If I'm totaly wrong (as does happen at times!) I'm sure someone will be along with the correct explination.
 
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420SE

420SE

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Interesting responses so far, keep them coming! :D
 

wemorgan

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I "think" this may be the answer: Driving along at a constant speed, you would be using "X%" of throttle and therefore "X" amount of fuel. If your engine had more torque, you would presumely be using slighty less "Y%" of throttle and therefore only "Y" amount of fuel.
If I'm totaly wrong (as does happen at times!) I'm sure someone will be along with the correct explination.

Maybe I'm just getting lost in the Physics, but the force and therefore energy required to hold a mass at fixed velocity is constant and not related to the car's max power/energy output. Therefore even if your car has more power and torque, it will still use the same amount as before.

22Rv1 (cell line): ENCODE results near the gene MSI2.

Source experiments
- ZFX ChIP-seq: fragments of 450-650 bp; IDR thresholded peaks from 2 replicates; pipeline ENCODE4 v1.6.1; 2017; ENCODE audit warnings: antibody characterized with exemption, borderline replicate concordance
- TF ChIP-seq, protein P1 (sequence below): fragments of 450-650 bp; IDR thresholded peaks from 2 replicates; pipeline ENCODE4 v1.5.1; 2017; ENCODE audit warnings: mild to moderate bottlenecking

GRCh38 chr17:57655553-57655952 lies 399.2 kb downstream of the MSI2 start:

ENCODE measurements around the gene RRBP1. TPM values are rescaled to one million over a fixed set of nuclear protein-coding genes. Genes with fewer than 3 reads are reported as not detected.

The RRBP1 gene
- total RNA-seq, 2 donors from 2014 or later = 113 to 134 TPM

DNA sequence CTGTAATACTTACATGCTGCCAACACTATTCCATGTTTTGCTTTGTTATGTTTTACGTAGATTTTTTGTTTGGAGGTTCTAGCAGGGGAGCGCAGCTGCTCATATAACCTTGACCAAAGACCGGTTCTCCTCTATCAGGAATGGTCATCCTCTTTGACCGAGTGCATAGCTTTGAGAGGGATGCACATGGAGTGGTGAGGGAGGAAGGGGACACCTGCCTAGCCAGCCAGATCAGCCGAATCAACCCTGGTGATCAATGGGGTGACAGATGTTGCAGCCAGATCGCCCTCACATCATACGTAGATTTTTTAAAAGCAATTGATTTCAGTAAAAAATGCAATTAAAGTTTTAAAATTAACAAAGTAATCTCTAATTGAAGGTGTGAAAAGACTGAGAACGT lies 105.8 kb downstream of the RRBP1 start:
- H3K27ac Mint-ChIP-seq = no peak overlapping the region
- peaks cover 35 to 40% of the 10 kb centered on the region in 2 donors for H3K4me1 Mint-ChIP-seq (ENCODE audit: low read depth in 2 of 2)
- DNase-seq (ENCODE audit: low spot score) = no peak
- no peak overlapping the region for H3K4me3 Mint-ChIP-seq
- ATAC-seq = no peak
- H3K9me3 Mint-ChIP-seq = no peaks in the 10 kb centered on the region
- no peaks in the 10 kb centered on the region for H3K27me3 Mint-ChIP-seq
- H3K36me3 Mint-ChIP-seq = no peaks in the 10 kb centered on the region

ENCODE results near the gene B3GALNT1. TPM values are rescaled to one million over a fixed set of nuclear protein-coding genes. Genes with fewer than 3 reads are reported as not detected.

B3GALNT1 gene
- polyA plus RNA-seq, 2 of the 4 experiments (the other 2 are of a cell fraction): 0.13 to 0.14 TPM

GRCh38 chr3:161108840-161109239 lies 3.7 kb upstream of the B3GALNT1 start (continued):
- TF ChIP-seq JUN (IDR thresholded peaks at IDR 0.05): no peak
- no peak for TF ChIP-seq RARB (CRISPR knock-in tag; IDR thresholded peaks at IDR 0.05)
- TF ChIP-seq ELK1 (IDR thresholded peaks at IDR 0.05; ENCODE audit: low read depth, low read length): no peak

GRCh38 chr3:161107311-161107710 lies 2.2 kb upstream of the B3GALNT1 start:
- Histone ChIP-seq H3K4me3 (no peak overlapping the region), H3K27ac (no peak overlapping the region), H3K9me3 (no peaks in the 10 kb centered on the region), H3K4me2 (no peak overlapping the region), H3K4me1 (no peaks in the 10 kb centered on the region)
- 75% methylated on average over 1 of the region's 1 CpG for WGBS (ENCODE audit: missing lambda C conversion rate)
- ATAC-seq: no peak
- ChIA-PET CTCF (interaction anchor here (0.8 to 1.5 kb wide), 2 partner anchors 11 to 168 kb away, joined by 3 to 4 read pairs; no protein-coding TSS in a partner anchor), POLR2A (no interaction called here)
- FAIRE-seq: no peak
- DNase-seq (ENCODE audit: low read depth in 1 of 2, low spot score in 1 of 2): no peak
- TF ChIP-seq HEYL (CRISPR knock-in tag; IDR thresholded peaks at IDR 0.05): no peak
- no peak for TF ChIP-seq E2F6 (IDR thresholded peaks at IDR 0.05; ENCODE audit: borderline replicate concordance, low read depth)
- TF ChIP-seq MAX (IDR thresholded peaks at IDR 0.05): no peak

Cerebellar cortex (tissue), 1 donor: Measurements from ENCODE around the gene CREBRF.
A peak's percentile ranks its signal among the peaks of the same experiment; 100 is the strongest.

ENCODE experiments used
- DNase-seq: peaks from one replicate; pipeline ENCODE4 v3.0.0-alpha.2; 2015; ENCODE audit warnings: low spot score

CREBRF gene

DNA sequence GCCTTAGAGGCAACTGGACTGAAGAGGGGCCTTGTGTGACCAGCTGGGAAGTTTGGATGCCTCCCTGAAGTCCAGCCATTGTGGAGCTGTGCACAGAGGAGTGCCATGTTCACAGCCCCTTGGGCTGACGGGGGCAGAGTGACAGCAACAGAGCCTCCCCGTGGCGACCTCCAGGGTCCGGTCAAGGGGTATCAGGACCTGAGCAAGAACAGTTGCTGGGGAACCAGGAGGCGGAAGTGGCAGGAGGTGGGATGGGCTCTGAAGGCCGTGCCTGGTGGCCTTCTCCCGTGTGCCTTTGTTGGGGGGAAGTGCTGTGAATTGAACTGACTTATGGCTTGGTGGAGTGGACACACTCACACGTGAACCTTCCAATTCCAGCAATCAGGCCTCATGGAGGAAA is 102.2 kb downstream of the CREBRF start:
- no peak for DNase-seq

Like you I'm happy to be proved wrong on this.
 

HumberMart

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Not so simple

Maybe I'm just getting lost in the Physics, but the force and therefore energy required to hold a mass at fixed velocity is constant and not related to the car's max power/energy output. Therefore even if your car has more power and torque, it will still use the same amount as before.

Like you I'm happy to be proved wrong on this.

It's much more complex than that.

In most real world situations, the car is having to respond constantly to changing gradients (however slight), changing wind speed, changing rolling resistance etc. thus it is in effect accelerating and decelerating all the time to maintain a constant speed. You can observe this effect a bit if you set the cruise and watch a real time mpg display.

A remaped engine will be set to be more powerful and efficient throghout the rev range, not just the small power band needed to get ultra low CO2 figures and Combined Cycle mpg for the manufacturers headline figures.